Hong Kong's cooked food centers: Dai pai dong without the rats
Cooked food centers are essentially a hub of Hong Kong's iconic dai pai dong located indoors, usually tucked away on the top floor of a municipal building that houses wet markets.
These centers offer some of the city's most representative dining, but what separates them from traditional dai pai dong is the indoor location, and the fact that they aren't very dirty. Sacrilegious, yes, but the rollicking, bustling atmosphere of the typical dai pai dong is, thankfully, maintained. Here are our favorites:
1. 99 Java Road, North Point
The second floor of the Java Road Municipal Building houses a cooked food center, and it is reassuringly familiar for dai pai dong lovers.
The various food stalls are so jam-packed that they invade each others' space. The grimy ceiling fans grant a certain perspective to the Hygiene Department’s published boast of biweekly inspections. TVs blare, aircons blast and a cupboard of wine bottles (Chateau de Birot, HK$188) sits a few feet from a shrine powdered with the ash of expired joss sticks.
“McDonalds, KFC, Café de Whatever – they don’t make no difference to us,” says Mrs Ma as she shoves a brimming pot of dandelion tea across the service counter. Ma is the doyenne of Chung Gei (Fountain of Youth Restaurant) and 17-year-veteran of the Java Road center. Her quick dismissal of competition from other cheap eateries is validated when, shortly after dawn, there’s barely a seat to be had in her place.
Diners are clamoring for Ma's dim sum and she juggles dim sum baskets like a circus plate-spinner while gliding among tables. Cha siu bao, siu mai and spring rolls costs a total of HK$36. Strangely, nobody seems to have brought their laptop to take advantage of the government-installed WiFi.
2. 100 Nga Tsin Wai Road, Kowloon City
Stand by for a surprise: many of Kowloon City’s cooked food centers have been colonized by Thais and their Cantonese is better than their English. Their Thai dishes are so good they could have been air-freighted direct from Bangkok.
“I married a Hong Konger,” explains Mrs Wong from behind the till at Amporn Thai Food. “All five Thai outlets here are owned by our family one way or another. We leased one to start with, then another when that proved successful, and so on. There’s loads of Thais living around here, but Hong Kongers love the food too.”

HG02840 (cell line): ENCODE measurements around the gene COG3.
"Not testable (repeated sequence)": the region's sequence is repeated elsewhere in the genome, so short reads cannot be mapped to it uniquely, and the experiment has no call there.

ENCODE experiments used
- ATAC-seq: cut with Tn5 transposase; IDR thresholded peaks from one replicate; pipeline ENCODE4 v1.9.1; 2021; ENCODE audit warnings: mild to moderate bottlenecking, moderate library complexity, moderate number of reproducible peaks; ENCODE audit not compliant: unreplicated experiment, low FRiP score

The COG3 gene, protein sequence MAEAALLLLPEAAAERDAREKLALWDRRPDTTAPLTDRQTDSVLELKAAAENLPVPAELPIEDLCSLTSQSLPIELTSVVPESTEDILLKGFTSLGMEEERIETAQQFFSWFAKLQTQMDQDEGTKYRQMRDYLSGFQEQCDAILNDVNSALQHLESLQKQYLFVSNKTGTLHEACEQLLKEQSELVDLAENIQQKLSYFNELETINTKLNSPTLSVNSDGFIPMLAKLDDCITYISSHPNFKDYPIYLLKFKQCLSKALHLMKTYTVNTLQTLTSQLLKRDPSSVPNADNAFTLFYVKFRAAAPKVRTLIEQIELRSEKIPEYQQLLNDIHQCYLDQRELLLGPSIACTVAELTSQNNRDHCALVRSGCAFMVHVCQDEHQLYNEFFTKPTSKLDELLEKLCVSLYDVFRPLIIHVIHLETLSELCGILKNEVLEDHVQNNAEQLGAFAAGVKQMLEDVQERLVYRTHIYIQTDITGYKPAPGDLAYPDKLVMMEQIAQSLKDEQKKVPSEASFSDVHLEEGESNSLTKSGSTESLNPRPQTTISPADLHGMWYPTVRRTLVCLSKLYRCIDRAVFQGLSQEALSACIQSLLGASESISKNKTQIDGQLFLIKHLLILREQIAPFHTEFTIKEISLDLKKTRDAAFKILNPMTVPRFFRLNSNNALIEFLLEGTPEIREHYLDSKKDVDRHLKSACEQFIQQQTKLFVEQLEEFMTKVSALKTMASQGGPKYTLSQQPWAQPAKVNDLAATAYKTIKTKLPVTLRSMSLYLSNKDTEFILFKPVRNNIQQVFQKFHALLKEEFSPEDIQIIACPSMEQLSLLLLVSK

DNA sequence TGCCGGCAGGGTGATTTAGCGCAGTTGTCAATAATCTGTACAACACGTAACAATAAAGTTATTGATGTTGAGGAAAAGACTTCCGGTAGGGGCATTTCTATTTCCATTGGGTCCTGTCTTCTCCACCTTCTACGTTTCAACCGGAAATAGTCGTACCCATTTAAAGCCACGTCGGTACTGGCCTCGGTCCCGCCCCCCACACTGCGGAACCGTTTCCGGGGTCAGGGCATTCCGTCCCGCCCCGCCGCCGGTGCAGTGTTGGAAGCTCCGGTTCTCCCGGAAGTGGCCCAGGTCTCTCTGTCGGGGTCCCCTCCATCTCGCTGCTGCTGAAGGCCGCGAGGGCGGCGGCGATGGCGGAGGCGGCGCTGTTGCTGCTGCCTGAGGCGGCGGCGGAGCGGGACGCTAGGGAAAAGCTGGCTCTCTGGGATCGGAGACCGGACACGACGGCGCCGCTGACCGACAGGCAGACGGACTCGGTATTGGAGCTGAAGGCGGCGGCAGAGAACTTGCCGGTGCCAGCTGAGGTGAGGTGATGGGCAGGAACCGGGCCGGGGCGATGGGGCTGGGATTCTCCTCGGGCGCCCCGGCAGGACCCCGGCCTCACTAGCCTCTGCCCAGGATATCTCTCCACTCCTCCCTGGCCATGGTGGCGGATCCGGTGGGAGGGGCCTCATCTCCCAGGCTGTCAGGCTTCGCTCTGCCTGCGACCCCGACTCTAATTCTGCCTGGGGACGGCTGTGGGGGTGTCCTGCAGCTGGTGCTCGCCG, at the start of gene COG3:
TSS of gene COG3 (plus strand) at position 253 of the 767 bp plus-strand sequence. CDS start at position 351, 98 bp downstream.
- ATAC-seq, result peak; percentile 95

A skylight brightens up this particular cooked food center, which stands next to a public library. Pork curry, Thai fried rice, a lime soda and a fresh coconut weighs in at a total of HK$126.
3. 123 Fa Yuen Street, Mong Kok
Mong Kok’s cooked food center does its best amid the concrete rain forest.
The northern side is open to the elements, so there’s a touch of al fresco dining, while a public terrace overlooking Fa Yuen Street itself morphs into an informal biergarten in the evenings, although it’s more bier than garten, with a dash of tobacco consumption thrown in.
“We come here most evenings,” says Mr Wong, a carpenter by trade. “Cheaper than a restaurant and better than a bar. Why go anywhere else?”
For additional entertainment, a 46-inch television casts its spell in one corner, while just behind it a couple hunches over a game of bluff dice and two bottles of Blue Girl.
Food-wise, there’s the usual selection of rice and noodles, but Fu Lin Fai Tsan's pigeon dish stands out. Equally arresting, Shu Fai Ga Fei has dispensed with the traditional rickety plastic tables and chairs in favor of matching wooden furniture. A symptom of gentrification?
The spicy shrimp dish known as laat jiu haa yen, together with iced lemon tea and Ovaltine costs HK$55.
4. Mui Wo Ferry Pier Road, Mui Wo
It’s perhaps inevitable that Hong Kong’s most picturesque cooked food center is threatened with demolition.
Right on the waterfront, the Mui Wo cooked food center looks out over beach, sea, rolling hills and passing watercrafts. But if a Land Use Concept Plan gets its way, the pleasant higgledy-piggledy layout will be bulldozed into a single row of “lifestyle destination restaurants."
“We don’t know exactly what’s going to happen,” says Ms Yuen at Cheung’s Cafe, which does a very neat HK$25 afternoon tea and toast. “We just hope in some way it’s going to be good for business in the long run.”
While the bureaucrats and the contractors are still thrashing out the details, there’s still time to catch a seafood meal or two and recall other inexpensive and ultra democratic eateries. Blake’s Pier and the Poor Man’s Nightclub are two that have now disappeared from the Hong Kong landscape.